University of Vermont

cals
College of
Agriculture and Life Sciences

Department of Plant and Soil Science

What if Cows and Milk Could Be Healthier?

New Feed Crop Could Create Enriched Dairy Foods

As an animal nutritionist, Jana Kraft researches ways to improve animal health by developing and testing healthy cattle feeds. Yet a larger goal is to improve human health through offering fortified dairy products. ~Cheryl Dorschner photo

Grocery shoppers are familiar with eggs fortified with omega-3 fatty acids, but a new study could lead to other products in the dairy case containing these nutrients. Jana Kraft studies whether cattle feed that is high in healthful fatty acids improves cow’s health and the health attributes of milk fat. Her ultimate goal: to create milk, cheese and yogurt that are high in omega-3 fatty acids and selenium.

Because omega-3 fatty acids and selenium have been recognized as nutrients of high biological value that impart health benefits, they represent promising functional food components enriched in milk and dairy products. Diets rich in these nutrients have been shown to be significant in lowering cholesterol and the risk of heart attacks.

“There is growing interest in the development of functional milk and dairy products to maximize their contribution to health promotion and disease prevention,” says Kraft.

Her two-year project began in October 2011, funded by $150,000 from UVM’s Dairy Center of Excellence. “For the current project, the plants for the oil to feed the cows were grown in Canada,” Kraft explains. “However, I’d like to see the plants grown in Vermont to encourage sustainable agriculture here.”  To incorporate the bonus of locally grown cattle feed part of the project, Kraft will ask grant funders to extend the project an additional year.

She’s supplemented her initial project with a $60,000 three-year Hatch Project ending in 2015 to test her hypothesis on an animal model and additionally “look at the cow level, that is, the objective is to improve the overall health of the cow through feeding omega-3 fatty acids,” she says.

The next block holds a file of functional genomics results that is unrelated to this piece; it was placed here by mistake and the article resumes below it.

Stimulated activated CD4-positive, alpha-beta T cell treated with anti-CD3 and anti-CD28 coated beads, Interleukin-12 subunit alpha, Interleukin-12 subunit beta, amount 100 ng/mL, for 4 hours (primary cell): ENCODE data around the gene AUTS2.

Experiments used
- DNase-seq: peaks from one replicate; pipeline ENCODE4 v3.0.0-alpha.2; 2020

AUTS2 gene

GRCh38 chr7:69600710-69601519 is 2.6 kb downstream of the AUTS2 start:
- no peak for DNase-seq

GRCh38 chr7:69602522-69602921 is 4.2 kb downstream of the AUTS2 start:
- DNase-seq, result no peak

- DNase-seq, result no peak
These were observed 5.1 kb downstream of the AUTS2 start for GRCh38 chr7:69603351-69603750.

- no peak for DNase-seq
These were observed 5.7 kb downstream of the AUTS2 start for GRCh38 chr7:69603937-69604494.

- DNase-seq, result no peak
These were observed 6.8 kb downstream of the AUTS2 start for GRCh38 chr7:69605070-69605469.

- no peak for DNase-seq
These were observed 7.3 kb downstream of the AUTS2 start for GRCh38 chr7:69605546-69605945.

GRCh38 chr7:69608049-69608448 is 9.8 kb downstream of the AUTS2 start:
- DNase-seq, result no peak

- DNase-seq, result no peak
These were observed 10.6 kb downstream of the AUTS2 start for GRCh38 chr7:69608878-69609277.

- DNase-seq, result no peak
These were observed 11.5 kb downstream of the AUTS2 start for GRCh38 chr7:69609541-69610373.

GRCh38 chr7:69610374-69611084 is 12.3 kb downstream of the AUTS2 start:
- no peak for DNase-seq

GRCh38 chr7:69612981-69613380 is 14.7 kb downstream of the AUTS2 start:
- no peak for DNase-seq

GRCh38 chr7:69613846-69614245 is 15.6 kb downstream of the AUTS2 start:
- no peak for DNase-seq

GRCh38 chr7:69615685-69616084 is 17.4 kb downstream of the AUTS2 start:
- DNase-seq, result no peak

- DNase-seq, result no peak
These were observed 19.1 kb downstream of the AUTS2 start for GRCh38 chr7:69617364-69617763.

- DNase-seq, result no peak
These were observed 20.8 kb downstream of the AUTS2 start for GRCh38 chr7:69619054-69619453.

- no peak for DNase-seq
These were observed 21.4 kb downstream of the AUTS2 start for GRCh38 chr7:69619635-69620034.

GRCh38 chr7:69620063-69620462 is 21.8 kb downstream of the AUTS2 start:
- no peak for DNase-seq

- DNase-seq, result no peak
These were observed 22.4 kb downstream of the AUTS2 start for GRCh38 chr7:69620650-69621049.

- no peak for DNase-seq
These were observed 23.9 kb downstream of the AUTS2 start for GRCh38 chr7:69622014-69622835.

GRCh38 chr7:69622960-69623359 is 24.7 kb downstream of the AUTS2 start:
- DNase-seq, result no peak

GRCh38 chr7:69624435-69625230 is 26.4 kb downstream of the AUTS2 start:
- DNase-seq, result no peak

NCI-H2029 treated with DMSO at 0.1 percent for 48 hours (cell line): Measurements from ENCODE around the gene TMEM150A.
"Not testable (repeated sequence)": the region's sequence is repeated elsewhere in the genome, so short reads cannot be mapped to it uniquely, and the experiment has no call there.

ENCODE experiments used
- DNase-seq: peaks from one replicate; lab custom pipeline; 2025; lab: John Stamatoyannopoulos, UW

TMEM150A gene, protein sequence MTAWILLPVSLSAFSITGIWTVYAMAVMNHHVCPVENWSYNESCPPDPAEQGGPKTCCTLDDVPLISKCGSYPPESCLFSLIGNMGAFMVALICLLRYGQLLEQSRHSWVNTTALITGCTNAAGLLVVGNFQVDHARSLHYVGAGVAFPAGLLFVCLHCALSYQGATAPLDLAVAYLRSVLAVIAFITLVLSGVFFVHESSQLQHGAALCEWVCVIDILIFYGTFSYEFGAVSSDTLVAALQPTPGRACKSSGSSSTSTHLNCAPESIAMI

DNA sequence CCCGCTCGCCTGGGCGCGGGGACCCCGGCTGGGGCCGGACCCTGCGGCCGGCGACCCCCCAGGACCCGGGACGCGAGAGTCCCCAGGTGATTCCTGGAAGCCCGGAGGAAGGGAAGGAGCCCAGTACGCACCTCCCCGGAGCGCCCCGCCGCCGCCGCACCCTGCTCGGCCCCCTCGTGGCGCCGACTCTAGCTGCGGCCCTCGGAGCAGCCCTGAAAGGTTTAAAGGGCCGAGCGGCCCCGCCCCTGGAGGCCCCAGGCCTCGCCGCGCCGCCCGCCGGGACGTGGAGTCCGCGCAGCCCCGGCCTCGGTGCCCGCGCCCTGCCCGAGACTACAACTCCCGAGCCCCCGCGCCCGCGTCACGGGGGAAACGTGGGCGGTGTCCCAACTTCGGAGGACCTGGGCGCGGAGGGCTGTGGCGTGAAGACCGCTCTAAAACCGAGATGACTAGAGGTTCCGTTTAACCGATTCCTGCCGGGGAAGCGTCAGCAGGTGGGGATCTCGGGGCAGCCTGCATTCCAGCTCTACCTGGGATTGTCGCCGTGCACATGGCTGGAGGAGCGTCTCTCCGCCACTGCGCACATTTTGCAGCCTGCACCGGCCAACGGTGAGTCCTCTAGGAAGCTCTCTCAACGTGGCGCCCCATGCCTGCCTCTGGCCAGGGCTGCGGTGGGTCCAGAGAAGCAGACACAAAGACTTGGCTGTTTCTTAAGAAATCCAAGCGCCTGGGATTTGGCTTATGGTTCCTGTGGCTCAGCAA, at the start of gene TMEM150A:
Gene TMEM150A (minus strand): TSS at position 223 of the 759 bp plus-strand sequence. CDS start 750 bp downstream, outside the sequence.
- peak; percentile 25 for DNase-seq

NOT SO SIMPLE, BUT WORTH IT

Why not just add omega-3 fatty acids to milk and yogurt and skip running it through the cow altogether?

“The omega-3 fatty acids could be simply incorporated into the products,” Kraft concedes, “but one of our major goals is also to improve the cow's health, so with one strategy we will accomplish two goals: improving the healthfulness of milk and enhancing the health of the dairy cow.” Then there’s the suspended fat. “If you add fats to dairy products, you will need to emulsify it into the product,” she says. “A 'naturally enriched' product may be more appealing to or accepted by the consumer.”  Last but not least, there are a number of reasons having to do with milk chemistry. “Milk fats' composition is unique, for example, the milk fat globule membrane contains bioactive substances by itself. Milk fat is easy to digest and has a unique and desirable texture and flavor,” Kraft explains. “By simply adding the omega-3 fatty acids and/or removing milk fat, you may alter the typical and desirable flavor and texture of milk and the way it performs in recipes.”

Unfortunately, one can’t just feed cattle, say, fish oil, which is rich in omega-3 fatty acids, because the oil is toxic to the bacteria in the rumen that digest the feed in the cattle’s stomach, Kraft explains. Also, the rumen bacteria convert unsaturated fatty acids to saturated fatty acids – the opposite of our goal of adding healthful fatty acids to the diets of both cows and humans.

One “work-around” this obstacle is to add encapsulated rumen-protected oil to the feed. But ultimately, Kraft believes she will come up with a novel rumen-protected, feed source that is high in specific omega-3 fatty acids, will be good for cows that eat it and the beneficial acids will be present in their milk. To that end, she analyzes the milk for lipids and fatty acid analysis using gas chromatography to test variables such as what feed offers the highest levels of omega 3’s and what is the lowest dose cattle must receive for the benefits to show.

In related research, Kraft recently submitted a proposal to the New England Dairy Promotion Board/Vermont Dairy Promotion Council to collaborate with UVM College of Medicine to improve understanding of the role of milk fat from whole milk as an integral part of a balanced diet and its efficacy in modulating risk factors associated with metabolic syndrome. This study will be a human intervention trial.

Kraft feels that “milk fat is getting a bad rap. Milk fat contains a unique variety of bioactive fatty acids that may account for beneficial effects of milk fat. Whole-milk dairy products are an important part of a healthful diet. Balance is what is important,” she says.

“Many researchers focus on developing new products for the market, but overlook human nutrition as a component of those products,” says Kraft, who is an assistant professor of animal science. “My work is the interface between animal science and human nutrition.”

“Dr. Kraft’s research is innovative and timely with its focus on making dairy foods even more healthful in a natural way, and it fits with the multi-disciplinary expertise of the department in that it looks to improve both animal and human health,” says André-Denis Wright chair of animal science in UVM’s College of Agriculture and Life Sciences.